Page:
How dental implants can give you a better smile

If you have missing teeth, you dont just have to rely on crowns, conventional bridges and dentures.

Many people are now choosing dental implants as the best way to restore their smile and solve dental problems.

Implants are placed below the gums during a series of appointments. They fuse to the jawbone and provide a base for individual replacement teeth, bridges or a denture.

As they are fused to the bone, they offer greater stability. And, because they are integrated into your jaw, your replacement teeth will feel more natural.

This secure fit often also makes them more comfortable than other solutions.

In order to have implants, you need to have healthy gums and adequate bone to support the implant.

To find out whether you could be a candidate for dental implants, talk to your dentist about what they could do for you.

How sealants can give your teeth extra protection

Sealants are made from plastic material applied to the back teeth to protect the enamel from plaque and acids.

The plastic bonds into the depressions and grooves (pits and fissures) of the chewing surfaces of the back teeth – premolars and molars.

Although thorough brushing and flossing can help remove food particles and plaque from smooth surfaces of teeth, the toothbrush bristles cannot reach all the way into the depressions and grooves to extract food and plaque.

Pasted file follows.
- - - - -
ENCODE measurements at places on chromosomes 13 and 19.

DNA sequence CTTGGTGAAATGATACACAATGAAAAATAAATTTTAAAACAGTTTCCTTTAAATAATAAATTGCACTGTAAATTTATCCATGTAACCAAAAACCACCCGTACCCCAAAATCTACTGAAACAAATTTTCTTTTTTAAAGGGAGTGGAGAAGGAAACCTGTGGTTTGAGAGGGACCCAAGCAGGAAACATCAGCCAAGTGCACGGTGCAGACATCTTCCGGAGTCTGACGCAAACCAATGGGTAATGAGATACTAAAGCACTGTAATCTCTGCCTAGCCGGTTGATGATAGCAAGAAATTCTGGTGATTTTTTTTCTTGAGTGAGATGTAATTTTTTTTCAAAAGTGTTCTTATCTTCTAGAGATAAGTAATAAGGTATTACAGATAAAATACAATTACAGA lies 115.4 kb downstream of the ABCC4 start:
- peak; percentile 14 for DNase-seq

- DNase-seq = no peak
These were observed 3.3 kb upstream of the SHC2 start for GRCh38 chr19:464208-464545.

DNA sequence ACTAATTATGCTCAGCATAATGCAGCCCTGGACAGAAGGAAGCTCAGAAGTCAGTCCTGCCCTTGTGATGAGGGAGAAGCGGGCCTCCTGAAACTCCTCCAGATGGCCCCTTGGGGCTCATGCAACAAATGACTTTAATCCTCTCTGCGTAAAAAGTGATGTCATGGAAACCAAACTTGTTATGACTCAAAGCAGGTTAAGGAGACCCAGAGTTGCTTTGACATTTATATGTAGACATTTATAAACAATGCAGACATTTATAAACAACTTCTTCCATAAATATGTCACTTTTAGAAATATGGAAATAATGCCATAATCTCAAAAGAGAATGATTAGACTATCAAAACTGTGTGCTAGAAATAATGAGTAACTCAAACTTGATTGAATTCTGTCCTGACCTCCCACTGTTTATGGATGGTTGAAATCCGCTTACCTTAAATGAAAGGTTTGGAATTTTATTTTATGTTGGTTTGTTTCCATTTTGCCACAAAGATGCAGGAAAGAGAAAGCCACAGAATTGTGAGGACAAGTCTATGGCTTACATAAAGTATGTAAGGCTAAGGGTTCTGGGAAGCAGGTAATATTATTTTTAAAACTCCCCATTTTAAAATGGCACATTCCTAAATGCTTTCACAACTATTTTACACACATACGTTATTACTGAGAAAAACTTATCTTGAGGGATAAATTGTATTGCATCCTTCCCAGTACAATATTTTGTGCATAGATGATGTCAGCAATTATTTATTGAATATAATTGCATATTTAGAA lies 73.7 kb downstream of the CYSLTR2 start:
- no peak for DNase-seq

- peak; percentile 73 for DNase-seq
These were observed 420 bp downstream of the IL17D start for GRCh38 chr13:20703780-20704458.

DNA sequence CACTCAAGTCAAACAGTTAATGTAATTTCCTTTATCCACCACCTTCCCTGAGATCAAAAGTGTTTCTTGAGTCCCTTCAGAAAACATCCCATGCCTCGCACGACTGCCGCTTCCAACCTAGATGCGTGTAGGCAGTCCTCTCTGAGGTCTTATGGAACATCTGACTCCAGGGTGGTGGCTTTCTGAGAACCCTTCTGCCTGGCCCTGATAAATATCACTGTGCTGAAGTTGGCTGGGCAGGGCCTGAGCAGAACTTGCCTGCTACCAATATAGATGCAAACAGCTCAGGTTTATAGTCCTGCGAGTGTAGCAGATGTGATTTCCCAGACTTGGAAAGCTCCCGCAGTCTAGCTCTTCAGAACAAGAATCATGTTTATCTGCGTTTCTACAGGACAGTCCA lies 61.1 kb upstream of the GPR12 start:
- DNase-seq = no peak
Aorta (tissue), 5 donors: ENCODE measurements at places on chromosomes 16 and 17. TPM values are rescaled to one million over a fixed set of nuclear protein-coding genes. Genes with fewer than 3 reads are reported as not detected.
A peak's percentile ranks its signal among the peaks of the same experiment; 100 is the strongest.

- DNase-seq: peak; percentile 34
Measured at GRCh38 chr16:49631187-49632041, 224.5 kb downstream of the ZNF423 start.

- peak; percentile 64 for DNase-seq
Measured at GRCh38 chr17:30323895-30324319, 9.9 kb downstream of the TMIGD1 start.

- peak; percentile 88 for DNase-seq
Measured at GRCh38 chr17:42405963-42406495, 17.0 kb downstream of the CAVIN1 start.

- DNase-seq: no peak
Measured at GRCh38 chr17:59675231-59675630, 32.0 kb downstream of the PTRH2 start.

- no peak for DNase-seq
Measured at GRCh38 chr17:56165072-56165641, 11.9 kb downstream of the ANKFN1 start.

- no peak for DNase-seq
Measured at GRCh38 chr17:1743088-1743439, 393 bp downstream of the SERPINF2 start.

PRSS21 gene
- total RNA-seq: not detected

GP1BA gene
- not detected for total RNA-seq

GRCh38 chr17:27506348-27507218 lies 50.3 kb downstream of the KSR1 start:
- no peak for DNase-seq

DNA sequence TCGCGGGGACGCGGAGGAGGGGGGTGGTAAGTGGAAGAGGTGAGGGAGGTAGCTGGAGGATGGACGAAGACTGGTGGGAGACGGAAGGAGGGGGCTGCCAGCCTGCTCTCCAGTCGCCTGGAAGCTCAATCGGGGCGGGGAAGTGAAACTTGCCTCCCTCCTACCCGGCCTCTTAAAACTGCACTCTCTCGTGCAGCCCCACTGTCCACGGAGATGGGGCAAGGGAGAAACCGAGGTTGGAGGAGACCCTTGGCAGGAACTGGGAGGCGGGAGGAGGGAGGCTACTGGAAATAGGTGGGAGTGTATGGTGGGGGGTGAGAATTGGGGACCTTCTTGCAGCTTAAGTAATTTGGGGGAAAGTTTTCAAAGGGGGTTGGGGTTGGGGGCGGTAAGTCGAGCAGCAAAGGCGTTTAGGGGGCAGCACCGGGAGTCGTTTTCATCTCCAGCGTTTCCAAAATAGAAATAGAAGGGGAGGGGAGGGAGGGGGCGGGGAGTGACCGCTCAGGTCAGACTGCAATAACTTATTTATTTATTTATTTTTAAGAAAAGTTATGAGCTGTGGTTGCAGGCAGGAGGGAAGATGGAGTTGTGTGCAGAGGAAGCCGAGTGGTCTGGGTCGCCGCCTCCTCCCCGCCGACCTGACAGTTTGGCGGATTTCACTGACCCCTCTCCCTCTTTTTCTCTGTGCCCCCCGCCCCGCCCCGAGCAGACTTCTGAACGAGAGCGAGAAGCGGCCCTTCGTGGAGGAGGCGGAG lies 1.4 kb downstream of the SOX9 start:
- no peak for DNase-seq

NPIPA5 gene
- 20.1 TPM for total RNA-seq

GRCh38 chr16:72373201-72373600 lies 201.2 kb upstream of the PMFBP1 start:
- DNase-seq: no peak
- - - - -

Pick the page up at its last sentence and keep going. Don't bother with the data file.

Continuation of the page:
The benefit of sealants is that they protect these vulnerable areas by “sealing out” plaque and food.

Your dentist can apply sealants quite easily and it takes only a few minutes to seal each tooth.

The teeth being sealed will first be cleaned. Then the chewing surfaces are roughened with an acid solution which makes it easier for the sealant to stick to the tooth.

The sealant is then ‘painted’ onto the tooth enamel, where it bonds directly to the tooth and hardens.

Sometimes a special curing light is used to help the sealant harden.

As long as the sealant remains intact, the tooth surface will be protected from decay.

They usually last several years before a reapplication is needed. Your dentist will check the condition of the sealants during your regular visits and reapply them when necessary.

Sealants are ideal for children because the risk of developing pit and fissure decay starts early in life. However, many adults can benefit from sealants as well.

Your dentist can tell you whether sealants would help your oral hygiene program.

Your saliva and why its so important

You probably don’t give too much thought to the saliva in your mouth but, if you think of it like a bloodstream you’ll realize how important it is.